During his closing argument, Samsung attorney John Quinn urged the jury to dismiss the $2.2 billion figure that Apple was seeking.
They will be dancing in the streets of Cupertino if you award $100 million, Quinn told the eight-member panel, making the case for a lower damages amount, assuming the jury were to award one at all.
Fast forward a few days and the jury awarded Apple $119 million in damages. But, despite what Quinn told the jury, there’s no dancing going on at 1 Infinite Loop.
It’s not just that the damages were barely 5 percent of what Apple wanted. It’s that for all of Apple’s legal victories, it hasn’t really been able to get Samsung to do what it most wants–create products differently.
From Apple’s perspective, Samsung’s Galaxy devices (and, really, many Android phones) appear way too close to the iPhone. In taking legal action, Apple is doing the only thing it feels it can do. But those efforts, even where they have won, haven’t slowed Samsung or Android more broadly, in the marketplace.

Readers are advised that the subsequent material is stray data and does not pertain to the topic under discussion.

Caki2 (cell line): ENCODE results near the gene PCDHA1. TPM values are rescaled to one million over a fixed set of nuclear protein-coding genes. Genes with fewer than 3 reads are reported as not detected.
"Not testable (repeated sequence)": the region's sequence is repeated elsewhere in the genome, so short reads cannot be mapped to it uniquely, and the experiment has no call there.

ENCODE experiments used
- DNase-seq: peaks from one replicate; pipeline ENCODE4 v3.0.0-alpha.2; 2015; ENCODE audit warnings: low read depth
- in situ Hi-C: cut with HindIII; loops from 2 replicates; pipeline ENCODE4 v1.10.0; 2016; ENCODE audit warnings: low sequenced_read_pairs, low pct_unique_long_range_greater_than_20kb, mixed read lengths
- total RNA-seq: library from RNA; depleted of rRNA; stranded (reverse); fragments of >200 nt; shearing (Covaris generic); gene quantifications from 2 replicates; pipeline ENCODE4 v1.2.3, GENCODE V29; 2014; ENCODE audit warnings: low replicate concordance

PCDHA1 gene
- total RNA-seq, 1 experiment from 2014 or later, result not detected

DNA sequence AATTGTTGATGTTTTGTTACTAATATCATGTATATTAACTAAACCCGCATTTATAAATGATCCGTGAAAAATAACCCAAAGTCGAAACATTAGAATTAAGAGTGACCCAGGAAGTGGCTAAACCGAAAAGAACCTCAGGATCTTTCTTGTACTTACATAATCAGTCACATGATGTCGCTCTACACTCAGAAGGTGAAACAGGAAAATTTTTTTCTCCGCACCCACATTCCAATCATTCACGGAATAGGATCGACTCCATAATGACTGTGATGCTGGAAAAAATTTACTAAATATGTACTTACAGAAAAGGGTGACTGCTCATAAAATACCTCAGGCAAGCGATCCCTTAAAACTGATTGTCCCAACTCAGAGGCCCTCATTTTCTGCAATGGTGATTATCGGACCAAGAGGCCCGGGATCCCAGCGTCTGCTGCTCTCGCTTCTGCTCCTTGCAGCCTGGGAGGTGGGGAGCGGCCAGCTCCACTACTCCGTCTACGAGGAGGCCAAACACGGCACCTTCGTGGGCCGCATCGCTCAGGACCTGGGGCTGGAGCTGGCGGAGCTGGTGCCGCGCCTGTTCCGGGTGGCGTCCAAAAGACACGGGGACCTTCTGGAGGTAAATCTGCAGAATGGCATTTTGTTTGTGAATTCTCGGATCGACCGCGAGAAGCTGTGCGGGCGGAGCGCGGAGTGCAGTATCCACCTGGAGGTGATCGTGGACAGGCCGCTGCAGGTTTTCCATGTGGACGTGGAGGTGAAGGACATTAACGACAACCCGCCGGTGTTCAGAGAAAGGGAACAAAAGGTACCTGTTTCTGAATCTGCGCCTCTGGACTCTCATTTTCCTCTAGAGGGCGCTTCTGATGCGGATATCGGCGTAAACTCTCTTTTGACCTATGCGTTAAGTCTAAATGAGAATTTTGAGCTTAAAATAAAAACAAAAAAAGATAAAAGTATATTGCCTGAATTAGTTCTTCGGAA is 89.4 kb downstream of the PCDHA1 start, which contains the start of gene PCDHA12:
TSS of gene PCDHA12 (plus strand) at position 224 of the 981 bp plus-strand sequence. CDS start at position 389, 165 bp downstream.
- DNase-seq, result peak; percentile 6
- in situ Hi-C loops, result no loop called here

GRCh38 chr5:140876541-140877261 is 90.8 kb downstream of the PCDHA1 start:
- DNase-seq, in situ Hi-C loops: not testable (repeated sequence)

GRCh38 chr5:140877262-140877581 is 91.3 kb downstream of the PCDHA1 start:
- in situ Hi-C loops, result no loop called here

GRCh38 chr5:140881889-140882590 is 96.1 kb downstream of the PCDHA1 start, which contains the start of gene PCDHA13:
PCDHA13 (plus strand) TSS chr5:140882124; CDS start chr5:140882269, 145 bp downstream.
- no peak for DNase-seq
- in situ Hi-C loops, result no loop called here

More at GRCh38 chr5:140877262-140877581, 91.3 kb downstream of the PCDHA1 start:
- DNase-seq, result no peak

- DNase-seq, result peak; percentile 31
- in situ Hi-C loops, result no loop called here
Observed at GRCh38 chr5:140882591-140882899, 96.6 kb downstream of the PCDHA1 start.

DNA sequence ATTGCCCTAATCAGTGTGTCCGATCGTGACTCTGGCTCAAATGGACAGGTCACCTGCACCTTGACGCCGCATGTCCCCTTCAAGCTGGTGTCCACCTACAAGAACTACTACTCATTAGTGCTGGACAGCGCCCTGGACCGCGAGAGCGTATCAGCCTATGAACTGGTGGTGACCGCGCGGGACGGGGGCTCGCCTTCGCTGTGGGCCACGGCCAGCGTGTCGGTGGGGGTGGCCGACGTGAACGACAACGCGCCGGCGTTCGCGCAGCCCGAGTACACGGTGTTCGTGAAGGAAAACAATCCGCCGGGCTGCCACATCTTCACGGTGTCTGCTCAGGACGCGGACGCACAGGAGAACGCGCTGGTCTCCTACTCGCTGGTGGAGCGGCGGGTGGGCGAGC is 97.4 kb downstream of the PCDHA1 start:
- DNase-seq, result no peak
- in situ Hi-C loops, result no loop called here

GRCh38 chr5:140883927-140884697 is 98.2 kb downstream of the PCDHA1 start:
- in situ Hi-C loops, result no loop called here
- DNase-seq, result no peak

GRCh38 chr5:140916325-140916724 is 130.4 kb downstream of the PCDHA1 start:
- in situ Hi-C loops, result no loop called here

By managing to avoid any lasting injunctions, Samsung has arguably already won its legal battle with Apple.
It may have to pay Apple some amount of money some years down the line, maybe even more than a billion dollars, but it has made far more than that by becoming the leading alternative to the iPhone.
Another winner in all this is Google. First of all, its biggest Android licensee has emerged with just a flesh wound. But, equally importantly, Google itself managed to dodge a blow in the case, given that it was on the hook for two of the patents at issue in the case. But, fortunately for Google, those were the two Apple patents that the jury decided were not infringed by any of Samsung’s phones.
This article originally appeared on Recode.net.